Communiqué of the 7th West African Society of Toxicology (WASOT) International Conference held at University of Abuja, Nigeria between 3rd to 6th July, 2018.

Theme of the International conference

“Toxicological Concerns in Developing Nations”.

1. Developing nations have bountiful reasons for concern about public health, environmental degradation, factors that militate against sustainable agriculture and food safety. The world advances in civilization and hazards of diverse proportion evolve with it. Sub-Saharan Africa and indeed, the West African sub-region is not free from natural and anthropogenic sources including industrial and pharmaceutical effluents, mining activities, oil pollution, household wastes etc.
2. The conference noted that the effects from some of the toxicants particularly plastics, hydrocarbons, heavy metals and chemical residues are not only immediate but trans-generational, thus compromising the well-being and future of the unborn human population. Chronic exposure to components of plastics and some dioxins were found to be associated with central nervous system effects, reproductive defects, and various cancers. Bisphenol A is a known endocrine disruptor and has been implicated in cancinogenesis, disorders in human reproductive system, altered lactation and insulin resistant diabetes. Bioaccumulation of some heavy metals, particularly lead, cadmium, vanadium and arsenic in edible marine species e.g. fishes, crabs oysters, periwinkles etc. are a source of these toxicants for man through the food chain. Lead was reportedly detected in biscuits, beverages, hair dye etc. Presentations from the researchers in our midst revealed that cadmium is associated with renal toxicity, lead causes high mortality, vanadium is linked to infertility and arsenic causes cancers among others.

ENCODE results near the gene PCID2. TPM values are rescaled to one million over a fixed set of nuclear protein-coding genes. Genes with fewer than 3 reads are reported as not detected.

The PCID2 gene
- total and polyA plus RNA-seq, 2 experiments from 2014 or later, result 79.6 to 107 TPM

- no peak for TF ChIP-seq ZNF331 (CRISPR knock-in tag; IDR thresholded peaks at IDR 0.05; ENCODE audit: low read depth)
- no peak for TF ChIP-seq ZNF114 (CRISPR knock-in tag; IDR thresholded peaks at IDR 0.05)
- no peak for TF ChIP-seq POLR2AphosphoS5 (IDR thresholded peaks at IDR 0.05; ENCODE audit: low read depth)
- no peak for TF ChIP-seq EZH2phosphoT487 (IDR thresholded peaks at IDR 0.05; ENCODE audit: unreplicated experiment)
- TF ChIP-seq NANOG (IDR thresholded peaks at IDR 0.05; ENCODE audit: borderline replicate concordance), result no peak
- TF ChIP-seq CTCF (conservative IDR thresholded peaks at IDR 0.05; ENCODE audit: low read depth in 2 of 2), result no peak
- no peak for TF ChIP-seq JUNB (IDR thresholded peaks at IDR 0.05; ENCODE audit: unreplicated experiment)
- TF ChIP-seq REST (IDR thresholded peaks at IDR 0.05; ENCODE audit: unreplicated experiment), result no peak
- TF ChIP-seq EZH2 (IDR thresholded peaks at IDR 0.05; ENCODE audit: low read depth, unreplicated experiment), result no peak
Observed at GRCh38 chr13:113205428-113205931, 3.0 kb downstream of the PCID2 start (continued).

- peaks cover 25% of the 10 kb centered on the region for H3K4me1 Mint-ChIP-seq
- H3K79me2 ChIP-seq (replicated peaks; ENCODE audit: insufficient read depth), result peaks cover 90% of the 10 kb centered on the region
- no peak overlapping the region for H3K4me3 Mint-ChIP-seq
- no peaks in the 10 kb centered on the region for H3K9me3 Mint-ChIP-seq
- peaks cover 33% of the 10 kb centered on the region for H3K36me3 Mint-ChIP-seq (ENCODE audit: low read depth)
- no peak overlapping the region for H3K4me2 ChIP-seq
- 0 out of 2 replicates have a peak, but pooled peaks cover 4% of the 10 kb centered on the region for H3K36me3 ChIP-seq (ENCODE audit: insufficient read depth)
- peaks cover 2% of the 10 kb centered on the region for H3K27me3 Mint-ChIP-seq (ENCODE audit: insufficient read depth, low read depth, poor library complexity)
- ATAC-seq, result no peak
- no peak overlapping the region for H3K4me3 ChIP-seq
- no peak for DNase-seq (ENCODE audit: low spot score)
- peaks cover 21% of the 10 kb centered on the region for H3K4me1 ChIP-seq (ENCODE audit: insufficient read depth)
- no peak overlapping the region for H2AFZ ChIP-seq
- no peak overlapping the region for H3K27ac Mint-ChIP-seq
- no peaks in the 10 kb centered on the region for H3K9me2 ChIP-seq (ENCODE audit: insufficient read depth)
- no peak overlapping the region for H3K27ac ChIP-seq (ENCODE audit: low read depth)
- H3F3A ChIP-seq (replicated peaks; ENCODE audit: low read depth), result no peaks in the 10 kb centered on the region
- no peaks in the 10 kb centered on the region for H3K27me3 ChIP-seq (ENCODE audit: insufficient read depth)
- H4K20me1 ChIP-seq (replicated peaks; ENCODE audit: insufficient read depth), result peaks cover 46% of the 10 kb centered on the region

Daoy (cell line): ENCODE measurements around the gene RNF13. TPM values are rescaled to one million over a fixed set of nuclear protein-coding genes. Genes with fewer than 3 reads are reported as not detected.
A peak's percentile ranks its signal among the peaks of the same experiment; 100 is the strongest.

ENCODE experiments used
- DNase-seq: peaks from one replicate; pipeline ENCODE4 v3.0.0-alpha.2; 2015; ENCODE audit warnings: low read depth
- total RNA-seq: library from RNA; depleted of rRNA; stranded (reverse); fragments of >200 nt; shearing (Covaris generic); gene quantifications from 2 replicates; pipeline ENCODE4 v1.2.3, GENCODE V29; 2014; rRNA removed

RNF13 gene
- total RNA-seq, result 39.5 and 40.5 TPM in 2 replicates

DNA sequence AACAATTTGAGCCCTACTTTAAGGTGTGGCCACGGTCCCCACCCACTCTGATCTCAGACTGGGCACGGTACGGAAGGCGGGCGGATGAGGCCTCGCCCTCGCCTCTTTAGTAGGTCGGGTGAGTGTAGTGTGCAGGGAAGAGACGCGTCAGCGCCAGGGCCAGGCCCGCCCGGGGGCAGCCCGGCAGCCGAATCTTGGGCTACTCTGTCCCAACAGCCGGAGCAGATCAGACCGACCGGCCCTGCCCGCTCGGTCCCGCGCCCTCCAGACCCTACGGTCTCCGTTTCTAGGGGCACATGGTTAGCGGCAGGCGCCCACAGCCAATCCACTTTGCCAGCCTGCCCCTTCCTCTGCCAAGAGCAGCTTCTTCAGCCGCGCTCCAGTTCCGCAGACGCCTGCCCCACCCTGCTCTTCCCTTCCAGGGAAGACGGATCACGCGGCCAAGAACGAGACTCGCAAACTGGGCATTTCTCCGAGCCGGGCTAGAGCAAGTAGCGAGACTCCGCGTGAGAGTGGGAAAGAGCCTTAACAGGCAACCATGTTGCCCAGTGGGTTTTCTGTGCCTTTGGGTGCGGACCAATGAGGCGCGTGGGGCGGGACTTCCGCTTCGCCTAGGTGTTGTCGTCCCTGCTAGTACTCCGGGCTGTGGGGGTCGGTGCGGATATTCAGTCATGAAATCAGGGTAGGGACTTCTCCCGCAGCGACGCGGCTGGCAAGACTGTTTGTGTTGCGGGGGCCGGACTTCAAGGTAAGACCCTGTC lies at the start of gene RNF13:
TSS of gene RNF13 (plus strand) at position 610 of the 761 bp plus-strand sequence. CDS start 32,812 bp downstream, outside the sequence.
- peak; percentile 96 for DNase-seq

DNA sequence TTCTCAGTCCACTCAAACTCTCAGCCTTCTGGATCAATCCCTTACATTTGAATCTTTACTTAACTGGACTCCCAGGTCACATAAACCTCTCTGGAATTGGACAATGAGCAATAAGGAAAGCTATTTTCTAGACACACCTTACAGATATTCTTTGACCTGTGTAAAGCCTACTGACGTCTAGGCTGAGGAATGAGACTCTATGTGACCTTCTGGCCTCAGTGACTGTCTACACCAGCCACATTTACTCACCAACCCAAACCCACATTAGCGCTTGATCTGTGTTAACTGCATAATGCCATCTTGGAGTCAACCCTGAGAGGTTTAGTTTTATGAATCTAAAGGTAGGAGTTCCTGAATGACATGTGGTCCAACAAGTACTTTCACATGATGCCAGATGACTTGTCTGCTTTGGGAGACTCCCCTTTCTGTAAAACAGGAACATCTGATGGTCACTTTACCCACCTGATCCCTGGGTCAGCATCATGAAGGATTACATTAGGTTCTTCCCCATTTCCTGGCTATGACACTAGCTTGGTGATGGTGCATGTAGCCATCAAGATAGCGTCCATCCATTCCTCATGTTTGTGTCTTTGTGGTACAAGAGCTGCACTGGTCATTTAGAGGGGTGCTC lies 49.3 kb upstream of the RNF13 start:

The researchers suggested that conscious efforts should be made to consistently detect the sources of the toxicants, monitor, prevent, control, manage and mitigate their adverse effects. Avoidance of canned foods, non-heating of BPA plastics, and routine use of microwave plastics in appliances and the use of high density polyethylene containers which are food-safe were encouraged. Embracing the application of innovations in the use of plastic-eating enzymes to help recycle millions of oil-derived plastics and polymers in the environment is a prospective solution.
3. Participants at the conference advocated an urgent need for toxicologists to create awareness and to stimulate consciousness of members in every community to reduce risks of exposure and the impacts of pollutants in our immediate vicinity. The need to spread the concept of toxicology and public health at grass roots to the young ones even in elementary schools and to the uneducated in rural areas of the society was stressed.
4. It was acknowledge at the conference that the fight for a society free of toxin or with minimal contaminants was considered a battle for all. Government at all levels should make policies to safeguard public health and to implement internationally accepted standards on safety regulations. The involvement of the Standard Organization of Nigeria (SON) and the National Agency for Food, Drug administration and Control (NAFDAC) in standardizing products for public utilization and consumption was applauded. More synergy with toxicologists to rid our society of toxicants was emphasized. Individuals should imbibe the spirit of proper disposal of household wastes including plastics and polythene bags.
5. It brings to mind that pipeline vandalism and illegal refining activities should be curtailed to the barest minimum because of the attendant adverse effects and environmental pollution. Government should embark on immediate remediation after oil spillage to minimize ecotoxicity.
Thank you as we join hands to create a safer and healthier World for habitation of man and animals.

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